4. Rav Ovadia Yosef zt”l (Shu”t Yechave Daas 2:16), the leading sefardic posek, writes that if a kohen killed someone against his will “b’ones”, the example given- a kohen who is driving a car within the speed limit and a child jumps in front of the car, (the death is considered b’ones because the driver did everything within his power to prevent it), he is allowed to recite the priestly blessings if he repented.

5. The Magen Avraham (128:53) cites the opinion of Rav Levi Ben Chabib that the hallacha applies even if there are no witnesses to the murder. As long as the kohen knows that he killed someone he may not recite the birchas kohanim.

6. Rav Moshe Feinstein zt”l (Igros Moshe Y.D. 2:158) maintains that if the kohen is a soldier in the army and he killed someone during war time he is unequivocally allowed to recite the priestly blessings. Since the killing is in self defense he is not disqualified. As it says in the Gemara (Brachos 62b): “If someone attacks you to kill you, then you must kill him first.” A similar sentiment was expressed by Rav Ovadia Yosef zt”l -who was discussing the Israeli army as opposed to Rav Moshe who was discussing the Russian army- Harav Yosef writes that these soldiers are fulfilling a mitzvah by protecting the Jewish people and the Jewish land and therefore may bless the Jewish people.

7. If the kohen is unsure whether he killed someone, the Maharlnach writes that he is not allowed to duchan. We treat a doubtful murderer as a certain murderer. However, after analysis, it becomes clear that this question is really based on a machlokes rishonim dealing with a much broader topic than the hallachos of a murderous kohen, as we shall explain.

The source that prohibits a kohen who murdered someone from reciting the priestly blessings is a verse in Isaiah. And we know that when a doubt arises in a biblical hallacha we are machmir (ex. if one is unsure that he ate matza on Pesach he must eat the matza again to be sure). However, when it comes to rabbinical laws, we are lenient in doubtful situations (if one is unsure whether he recited the blessings on food, he may continue to eat without a blessing and need not repeat the blessing). Now the question arises about what is the proper approach in halacha when a doubt arises with a law found in the Navi (Divrei Kabbala). Is it deemed like a biblical law and we should act stringently or like a rabbinical law and we should act leniently? This is actually a machlokes among the rishonim.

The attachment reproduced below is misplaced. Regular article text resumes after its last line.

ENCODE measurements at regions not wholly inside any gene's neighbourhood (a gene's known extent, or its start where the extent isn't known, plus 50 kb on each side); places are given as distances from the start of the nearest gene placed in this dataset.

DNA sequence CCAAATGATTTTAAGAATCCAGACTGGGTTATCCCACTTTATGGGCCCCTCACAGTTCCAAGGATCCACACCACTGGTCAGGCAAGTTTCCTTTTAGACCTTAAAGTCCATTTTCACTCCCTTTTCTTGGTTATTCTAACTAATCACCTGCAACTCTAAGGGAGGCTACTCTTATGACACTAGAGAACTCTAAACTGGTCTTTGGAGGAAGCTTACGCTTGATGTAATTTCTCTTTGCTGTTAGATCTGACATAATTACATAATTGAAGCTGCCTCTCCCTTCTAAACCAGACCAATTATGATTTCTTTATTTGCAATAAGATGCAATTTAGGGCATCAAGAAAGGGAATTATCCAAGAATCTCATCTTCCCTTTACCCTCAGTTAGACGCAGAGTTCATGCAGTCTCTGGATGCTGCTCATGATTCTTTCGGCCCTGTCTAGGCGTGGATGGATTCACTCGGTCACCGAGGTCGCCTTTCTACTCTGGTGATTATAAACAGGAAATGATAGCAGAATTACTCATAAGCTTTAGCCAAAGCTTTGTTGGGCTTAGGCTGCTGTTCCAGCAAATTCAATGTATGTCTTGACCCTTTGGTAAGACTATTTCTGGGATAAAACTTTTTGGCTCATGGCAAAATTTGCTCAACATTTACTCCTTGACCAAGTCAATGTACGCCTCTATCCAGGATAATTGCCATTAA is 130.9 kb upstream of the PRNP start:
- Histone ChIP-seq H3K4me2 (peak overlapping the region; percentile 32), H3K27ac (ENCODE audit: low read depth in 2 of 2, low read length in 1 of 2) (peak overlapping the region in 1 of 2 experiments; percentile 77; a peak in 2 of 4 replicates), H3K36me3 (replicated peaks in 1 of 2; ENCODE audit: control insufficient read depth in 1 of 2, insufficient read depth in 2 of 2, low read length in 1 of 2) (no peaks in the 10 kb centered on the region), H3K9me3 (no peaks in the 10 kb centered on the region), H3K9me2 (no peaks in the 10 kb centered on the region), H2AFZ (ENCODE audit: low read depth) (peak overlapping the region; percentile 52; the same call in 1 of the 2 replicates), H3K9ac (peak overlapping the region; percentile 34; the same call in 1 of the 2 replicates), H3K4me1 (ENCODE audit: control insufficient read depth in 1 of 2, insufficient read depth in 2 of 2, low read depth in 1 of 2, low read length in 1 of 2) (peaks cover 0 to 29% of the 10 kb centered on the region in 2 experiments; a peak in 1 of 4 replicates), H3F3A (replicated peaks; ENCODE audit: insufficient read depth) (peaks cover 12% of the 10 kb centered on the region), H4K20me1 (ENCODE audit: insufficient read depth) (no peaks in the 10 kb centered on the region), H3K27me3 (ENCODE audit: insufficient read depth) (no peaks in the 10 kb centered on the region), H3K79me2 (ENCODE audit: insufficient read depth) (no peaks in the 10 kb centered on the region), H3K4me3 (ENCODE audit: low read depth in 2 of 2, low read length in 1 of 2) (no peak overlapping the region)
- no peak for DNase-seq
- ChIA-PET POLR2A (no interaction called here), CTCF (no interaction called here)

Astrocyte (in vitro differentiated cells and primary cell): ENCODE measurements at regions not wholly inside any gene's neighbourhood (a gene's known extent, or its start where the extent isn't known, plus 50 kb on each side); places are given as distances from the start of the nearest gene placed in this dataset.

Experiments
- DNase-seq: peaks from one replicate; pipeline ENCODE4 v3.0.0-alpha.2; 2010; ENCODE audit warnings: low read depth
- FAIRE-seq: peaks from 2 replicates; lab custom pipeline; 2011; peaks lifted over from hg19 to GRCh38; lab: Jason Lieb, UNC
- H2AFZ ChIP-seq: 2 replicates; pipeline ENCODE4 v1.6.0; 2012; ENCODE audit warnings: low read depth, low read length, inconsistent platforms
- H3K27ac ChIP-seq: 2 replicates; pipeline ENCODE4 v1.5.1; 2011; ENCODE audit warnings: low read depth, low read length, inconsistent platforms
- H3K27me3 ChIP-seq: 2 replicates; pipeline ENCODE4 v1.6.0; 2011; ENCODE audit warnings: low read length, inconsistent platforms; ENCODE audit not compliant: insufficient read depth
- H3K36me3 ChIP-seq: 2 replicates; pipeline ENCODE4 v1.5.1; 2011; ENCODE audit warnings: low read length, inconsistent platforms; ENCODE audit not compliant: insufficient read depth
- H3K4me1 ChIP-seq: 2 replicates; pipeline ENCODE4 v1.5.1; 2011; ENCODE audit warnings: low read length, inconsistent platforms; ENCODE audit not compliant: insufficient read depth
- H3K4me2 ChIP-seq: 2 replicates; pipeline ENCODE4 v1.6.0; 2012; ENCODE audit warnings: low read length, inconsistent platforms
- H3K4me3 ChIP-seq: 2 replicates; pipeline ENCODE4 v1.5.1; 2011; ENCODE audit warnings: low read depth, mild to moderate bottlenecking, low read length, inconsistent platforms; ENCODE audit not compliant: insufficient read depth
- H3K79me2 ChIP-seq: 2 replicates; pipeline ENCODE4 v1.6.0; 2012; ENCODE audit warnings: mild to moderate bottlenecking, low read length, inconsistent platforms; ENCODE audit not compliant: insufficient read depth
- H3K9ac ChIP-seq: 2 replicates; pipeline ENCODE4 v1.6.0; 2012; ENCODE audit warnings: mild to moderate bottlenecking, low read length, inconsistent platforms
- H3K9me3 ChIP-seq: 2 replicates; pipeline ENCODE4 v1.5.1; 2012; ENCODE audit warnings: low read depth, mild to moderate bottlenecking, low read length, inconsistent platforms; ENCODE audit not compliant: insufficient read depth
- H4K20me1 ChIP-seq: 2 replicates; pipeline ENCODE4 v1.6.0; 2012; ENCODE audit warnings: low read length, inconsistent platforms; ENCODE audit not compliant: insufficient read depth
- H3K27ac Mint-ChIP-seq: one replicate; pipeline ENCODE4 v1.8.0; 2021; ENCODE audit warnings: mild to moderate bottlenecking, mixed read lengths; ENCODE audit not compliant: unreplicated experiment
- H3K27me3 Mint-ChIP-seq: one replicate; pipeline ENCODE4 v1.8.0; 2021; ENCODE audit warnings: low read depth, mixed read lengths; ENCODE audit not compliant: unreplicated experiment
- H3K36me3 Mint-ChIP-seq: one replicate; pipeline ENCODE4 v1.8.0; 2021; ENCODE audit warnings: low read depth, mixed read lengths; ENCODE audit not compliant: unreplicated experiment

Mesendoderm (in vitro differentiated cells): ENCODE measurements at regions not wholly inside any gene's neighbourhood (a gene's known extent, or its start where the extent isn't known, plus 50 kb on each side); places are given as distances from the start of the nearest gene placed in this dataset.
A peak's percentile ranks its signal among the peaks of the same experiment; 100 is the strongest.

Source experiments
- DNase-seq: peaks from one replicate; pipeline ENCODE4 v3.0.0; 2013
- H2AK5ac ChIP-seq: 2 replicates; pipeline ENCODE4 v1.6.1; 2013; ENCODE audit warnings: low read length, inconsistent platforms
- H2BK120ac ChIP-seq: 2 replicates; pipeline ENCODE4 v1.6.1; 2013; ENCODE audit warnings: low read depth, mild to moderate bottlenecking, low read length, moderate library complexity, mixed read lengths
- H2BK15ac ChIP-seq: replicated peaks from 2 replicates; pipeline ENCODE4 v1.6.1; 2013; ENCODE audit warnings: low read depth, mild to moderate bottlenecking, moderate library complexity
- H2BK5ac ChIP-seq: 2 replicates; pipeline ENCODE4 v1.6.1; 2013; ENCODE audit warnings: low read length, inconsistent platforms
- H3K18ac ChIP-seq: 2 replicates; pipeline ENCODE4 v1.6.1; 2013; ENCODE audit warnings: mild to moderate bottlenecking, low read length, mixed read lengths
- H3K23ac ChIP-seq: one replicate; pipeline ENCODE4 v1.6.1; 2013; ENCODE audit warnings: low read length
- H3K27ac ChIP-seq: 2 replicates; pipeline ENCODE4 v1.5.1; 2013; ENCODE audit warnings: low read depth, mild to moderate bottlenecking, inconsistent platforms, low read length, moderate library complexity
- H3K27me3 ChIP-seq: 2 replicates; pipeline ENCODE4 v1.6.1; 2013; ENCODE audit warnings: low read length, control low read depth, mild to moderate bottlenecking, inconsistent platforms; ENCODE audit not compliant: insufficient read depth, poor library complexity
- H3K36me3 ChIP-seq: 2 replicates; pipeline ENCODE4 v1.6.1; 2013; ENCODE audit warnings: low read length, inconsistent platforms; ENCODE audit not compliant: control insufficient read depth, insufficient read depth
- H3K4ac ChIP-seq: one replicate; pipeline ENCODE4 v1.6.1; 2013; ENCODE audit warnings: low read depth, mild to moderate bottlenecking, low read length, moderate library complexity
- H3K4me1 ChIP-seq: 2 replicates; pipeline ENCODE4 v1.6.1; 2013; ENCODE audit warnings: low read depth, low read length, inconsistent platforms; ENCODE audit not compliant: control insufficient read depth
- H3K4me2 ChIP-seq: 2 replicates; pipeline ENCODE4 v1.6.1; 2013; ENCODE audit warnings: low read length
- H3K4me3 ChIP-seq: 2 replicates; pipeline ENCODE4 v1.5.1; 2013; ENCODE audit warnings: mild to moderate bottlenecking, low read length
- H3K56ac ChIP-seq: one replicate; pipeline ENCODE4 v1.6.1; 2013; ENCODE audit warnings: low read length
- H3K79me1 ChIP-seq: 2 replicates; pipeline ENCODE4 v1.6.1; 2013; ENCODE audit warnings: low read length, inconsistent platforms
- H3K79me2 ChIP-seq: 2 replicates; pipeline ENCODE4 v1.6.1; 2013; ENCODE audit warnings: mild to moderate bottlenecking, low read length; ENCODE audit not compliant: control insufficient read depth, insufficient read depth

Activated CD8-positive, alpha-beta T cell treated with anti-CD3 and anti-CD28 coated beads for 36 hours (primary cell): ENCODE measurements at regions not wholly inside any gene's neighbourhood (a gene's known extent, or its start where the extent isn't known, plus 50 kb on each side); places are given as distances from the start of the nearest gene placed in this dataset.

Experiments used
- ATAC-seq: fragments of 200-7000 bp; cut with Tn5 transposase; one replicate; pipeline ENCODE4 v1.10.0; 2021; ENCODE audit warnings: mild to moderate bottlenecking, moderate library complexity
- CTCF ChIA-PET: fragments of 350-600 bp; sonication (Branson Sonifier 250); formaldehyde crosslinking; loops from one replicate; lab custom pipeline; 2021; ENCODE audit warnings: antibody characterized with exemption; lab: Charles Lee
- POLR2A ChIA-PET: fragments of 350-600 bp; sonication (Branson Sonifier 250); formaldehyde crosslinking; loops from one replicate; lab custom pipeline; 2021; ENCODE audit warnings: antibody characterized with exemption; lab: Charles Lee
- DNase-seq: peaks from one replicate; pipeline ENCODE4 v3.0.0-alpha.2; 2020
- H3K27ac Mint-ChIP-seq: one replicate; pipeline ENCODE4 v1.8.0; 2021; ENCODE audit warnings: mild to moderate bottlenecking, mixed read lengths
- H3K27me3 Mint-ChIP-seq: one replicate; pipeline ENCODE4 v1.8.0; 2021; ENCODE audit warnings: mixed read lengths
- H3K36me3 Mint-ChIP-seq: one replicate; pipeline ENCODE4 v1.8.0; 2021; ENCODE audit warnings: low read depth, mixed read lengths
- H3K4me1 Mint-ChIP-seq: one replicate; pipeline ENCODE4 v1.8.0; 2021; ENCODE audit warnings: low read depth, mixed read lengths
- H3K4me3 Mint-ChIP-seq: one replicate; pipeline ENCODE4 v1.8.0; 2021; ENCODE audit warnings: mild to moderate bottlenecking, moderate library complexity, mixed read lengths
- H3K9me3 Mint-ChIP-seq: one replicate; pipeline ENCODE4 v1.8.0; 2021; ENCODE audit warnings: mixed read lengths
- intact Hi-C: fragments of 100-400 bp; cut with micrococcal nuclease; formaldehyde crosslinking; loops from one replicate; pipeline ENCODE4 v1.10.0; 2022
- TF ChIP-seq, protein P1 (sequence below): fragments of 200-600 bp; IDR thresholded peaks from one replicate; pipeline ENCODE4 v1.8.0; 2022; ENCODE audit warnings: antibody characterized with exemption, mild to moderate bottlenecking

The Rashba (Shu”t Hamiyucheses 263 and the Rashash (Shu”t 397) both feel that when a doubt arises regarding a law learned from Navi we rule leniently as we do with rabbinic laws. The Kovno Rav, Rav Yitzchok Elchonon Spector zt”l (Beer Yitzchok Y.D. 1 note 6) wrote that the Ran agrees with the opinion of the Rashba. A similar view can be found in the Aruch Hashulchan (Y.D. 110 note 105).

However, the Netziv (Haemek Sheila Sheilta 35:2) proved that Rav Achai Gaon and the Bahag both disagree and they feel that a law which has sources in Navi has the same law as a biblical law. Similar views can be found in the Turei Even by the Shagas Aryeh (Megila 5b), Shu”t Toras Chesed (O.C. 38 note 8, this also seems to be the view of the Rambam see  Mishna Berurah O.C. 692:16).

Now our discussion (a kohen who is unsure whether he killed a person) is dependent on the opinions of the rishonim. For our case, there is a doubt involving a law (namely that a kohen who killed someone is not allowed to duchan) which has a source in the Navi and according to the Rashba (and Rashash etc.) we should be lenient and allow him to duchan, unlike the Maharlnach. However, according to the Rambam (and Bahag etc.) we should be stringent and prevent him from reciting the blessings, in agreement with the Maharlnach. Indeed the Maharsham (shu”t 5:30) cites the ruling of the Maharlnach and notes that according to the Rashba we should allow him to recite the priestly blessings. For practical halacha, a rabbi should be consulted.